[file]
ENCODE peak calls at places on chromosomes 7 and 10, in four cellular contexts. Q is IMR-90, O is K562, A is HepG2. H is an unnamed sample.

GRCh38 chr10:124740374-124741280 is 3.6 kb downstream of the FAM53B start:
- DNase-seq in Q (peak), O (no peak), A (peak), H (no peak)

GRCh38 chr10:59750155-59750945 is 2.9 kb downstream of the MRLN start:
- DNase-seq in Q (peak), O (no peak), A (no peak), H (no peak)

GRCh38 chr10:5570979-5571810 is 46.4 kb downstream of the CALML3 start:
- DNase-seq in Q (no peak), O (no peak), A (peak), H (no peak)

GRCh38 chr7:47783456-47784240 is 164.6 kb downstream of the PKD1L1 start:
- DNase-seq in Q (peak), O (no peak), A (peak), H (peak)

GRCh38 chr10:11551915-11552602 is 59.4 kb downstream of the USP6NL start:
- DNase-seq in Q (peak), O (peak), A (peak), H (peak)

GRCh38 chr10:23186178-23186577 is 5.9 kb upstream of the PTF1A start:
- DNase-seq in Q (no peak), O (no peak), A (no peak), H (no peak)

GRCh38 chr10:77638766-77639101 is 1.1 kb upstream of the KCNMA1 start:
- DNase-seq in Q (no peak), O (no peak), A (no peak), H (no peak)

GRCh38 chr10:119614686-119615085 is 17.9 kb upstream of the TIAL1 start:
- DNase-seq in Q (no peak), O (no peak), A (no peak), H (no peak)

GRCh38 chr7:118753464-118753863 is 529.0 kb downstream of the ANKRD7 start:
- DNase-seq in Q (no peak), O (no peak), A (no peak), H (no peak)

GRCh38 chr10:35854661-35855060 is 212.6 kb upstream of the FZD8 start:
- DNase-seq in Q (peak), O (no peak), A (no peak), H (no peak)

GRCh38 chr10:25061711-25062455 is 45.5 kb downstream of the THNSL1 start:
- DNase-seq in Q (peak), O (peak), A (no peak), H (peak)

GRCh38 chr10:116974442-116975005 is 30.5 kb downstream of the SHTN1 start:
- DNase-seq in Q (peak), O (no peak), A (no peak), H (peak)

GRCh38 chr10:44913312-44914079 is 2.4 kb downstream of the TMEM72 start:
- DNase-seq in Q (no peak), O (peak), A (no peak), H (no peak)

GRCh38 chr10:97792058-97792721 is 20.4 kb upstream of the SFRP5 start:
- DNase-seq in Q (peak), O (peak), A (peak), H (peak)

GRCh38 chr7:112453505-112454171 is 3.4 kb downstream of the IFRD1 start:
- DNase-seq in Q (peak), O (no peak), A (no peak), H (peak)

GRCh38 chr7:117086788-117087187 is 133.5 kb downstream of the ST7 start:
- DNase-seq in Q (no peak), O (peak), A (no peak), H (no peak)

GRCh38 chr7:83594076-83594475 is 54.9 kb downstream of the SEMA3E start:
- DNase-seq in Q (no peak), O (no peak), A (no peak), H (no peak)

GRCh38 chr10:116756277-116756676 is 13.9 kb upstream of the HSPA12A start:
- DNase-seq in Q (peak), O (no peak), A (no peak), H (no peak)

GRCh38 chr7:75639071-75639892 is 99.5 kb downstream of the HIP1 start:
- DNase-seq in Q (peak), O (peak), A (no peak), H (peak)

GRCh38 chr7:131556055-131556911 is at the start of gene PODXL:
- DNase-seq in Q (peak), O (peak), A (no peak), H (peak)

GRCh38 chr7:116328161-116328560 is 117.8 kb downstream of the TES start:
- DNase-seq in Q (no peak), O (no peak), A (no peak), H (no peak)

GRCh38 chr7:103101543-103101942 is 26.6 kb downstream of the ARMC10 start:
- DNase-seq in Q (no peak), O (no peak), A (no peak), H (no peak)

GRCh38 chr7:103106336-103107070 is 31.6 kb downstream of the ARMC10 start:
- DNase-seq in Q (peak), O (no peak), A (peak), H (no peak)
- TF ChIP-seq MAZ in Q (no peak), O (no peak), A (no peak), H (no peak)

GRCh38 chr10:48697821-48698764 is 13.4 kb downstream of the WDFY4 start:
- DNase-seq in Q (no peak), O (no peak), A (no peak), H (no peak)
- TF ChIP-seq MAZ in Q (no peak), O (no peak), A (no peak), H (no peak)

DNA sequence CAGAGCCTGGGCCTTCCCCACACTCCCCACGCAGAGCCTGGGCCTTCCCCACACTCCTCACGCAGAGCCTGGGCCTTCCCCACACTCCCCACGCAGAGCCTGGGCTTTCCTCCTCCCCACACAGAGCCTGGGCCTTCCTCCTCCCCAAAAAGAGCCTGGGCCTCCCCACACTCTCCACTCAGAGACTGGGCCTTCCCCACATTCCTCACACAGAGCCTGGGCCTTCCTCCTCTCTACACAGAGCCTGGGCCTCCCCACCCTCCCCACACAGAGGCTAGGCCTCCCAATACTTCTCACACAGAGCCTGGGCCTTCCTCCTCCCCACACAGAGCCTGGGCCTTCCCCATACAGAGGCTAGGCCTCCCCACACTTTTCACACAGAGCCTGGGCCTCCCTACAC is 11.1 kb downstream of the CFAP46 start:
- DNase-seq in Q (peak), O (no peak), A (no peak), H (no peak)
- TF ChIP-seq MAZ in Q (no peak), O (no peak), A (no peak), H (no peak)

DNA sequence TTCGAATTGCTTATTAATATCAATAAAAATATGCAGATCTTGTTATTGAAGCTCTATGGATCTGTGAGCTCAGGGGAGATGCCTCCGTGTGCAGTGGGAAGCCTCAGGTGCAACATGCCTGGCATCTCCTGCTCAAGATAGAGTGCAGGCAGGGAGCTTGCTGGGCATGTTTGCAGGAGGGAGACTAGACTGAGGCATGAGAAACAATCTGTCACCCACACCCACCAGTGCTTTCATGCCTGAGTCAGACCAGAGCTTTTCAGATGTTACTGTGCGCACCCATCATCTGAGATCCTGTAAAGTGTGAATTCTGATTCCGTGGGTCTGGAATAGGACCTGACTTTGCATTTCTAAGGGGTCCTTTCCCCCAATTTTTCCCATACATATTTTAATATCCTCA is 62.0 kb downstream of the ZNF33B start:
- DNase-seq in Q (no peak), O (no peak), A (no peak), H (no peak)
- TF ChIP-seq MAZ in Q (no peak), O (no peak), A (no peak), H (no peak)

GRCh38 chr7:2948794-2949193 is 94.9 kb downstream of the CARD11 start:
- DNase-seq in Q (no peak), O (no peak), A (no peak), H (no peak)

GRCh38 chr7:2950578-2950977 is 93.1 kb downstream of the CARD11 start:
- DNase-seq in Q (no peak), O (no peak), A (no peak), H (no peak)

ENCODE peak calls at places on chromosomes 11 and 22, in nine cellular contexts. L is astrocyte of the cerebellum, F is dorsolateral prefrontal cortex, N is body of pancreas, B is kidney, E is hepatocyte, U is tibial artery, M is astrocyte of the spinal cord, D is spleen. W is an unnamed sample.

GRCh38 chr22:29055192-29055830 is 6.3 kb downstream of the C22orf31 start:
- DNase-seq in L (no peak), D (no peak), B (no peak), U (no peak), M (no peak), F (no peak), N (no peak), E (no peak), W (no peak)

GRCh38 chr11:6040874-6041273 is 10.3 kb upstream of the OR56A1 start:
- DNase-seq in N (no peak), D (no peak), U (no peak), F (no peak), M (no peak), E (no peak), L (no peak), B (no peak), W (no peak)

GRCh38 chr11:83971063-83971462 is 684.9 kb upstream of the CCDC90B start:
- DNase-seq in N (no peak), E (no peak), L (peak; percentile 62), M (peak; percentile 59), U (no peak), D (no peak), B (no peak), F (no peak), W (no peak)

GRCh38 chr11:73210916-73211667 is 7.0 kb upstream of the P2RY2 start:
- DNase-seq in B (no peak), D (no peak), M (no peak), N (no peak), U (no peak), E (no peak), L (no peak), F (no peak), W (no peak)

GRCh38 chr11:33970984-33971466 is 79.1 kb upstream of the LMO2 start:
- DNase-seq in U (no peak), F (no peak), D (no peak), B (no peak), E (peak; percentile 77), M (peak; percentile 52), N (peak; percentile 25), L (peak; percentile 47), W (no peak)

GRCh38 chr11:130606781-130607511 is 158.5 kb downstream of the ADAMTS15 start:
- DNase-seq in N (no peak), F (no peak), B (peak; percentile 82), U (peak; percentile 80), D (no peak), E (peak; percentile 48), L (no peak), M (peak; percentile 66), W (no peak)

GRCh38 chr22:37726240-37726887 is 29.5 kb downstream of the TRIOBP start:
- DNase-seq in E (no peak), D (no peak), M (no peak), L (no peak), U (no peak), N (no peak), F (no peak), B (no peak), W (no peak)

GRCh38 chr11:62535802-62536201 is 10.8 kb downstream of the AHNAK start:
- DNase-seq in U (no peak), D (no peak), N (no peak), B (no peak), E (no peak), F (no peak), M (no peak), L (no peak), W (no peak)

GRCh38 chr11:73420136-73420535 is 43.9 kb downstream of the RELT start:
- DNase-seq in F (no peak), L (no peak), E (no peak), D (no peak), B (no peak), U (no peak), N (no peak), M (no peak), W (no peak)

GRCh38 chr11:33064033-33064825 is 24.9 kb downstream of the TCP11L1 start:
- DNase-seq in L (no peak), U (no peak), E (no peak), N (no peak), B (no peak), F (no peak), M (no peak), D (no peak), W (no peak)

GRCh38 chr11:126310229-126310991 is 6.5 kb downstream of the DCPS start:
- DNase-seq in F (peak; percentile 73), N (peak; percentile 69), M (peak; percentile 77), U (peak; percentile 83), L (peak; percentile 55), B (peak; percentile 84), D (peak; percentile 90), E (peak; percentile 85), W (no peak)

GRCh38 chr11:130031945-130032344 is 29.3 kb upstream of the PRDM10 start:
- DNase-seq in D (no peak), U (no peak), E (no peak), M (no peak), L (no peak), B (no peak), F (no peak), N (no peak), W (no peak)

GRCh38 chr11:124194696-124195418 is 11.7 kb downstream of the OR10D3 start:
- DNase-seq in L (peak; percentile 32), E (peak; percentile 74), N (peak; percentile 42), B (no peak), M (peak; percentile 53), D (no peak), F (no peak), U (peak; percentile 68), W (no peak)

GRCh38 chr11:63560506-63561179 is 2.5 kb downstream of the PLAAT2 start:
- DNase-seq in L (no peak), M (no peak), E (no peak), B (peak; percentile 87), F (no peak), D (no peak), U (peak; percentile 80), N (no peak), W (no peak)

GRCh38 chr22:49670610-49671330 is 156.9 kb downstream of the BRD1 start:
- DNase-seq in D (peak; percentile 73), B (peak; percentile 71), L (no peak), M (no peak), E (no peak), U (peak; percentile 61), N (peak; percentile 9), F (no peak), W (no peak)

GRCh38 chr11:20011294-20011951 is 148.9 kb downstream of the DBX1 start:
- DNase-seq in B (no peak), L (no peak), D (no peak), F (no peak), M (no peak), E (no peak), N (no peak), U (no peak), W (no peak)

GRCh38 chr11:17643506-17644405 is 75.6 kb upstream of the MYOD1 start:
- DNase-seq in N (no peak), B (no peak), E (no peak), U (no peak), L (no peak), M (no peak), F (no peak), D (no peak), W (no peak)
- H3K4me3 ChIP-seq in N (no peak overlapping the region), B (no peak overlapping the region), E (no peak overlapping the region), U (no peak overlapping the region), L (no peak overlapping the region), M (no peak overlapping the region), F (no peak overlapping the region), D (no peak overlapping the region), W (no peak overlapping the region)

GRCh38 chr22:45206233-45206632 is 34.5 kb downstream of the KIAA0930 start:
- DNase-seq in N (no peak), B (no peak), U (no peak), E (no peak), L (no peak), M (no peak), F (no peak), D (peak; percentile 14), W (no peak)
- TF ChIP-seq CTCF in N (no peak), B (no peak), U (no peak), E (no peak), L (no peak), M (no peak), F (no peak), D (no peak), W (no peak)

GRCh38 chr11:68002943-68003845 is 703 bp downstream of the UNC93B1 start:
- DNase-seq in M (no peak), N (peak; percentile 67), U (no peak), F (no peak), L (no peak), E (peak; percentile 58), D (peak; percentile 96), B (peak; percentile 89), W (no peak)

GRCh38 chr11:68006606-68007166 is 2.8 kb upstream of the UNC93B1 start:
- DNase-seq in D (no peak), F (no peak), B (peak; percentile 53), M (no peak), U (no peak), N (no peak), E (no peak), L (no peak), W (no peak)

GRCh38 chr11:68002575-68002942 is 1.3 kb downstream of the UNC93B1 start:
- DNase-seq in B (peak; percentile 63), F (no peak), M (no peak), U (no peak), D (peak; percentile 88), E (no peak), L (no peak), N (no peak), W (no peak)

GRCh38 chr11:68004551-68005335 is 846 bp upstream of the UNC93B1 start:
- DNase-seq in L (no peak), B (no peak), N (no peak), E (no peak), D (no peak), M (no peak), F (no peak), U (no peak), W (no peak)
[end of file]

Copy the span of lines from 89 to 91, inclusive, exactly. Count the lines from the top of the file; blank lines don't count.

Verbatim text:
GRCh38 chr11:63560506-63561179 is 2.5 kb downstream of the PLAAT2 start:
- DNase-seq in L (no peak), M (no peak), E (no peak), B (peak; percentile 87), F (no peak), D (no peak), U (peak; percentile 80), N (no peak), W (no peak)

GRCh38 chr22:49670610-49671330 is 156.9 kb downstream of the BRD1 start: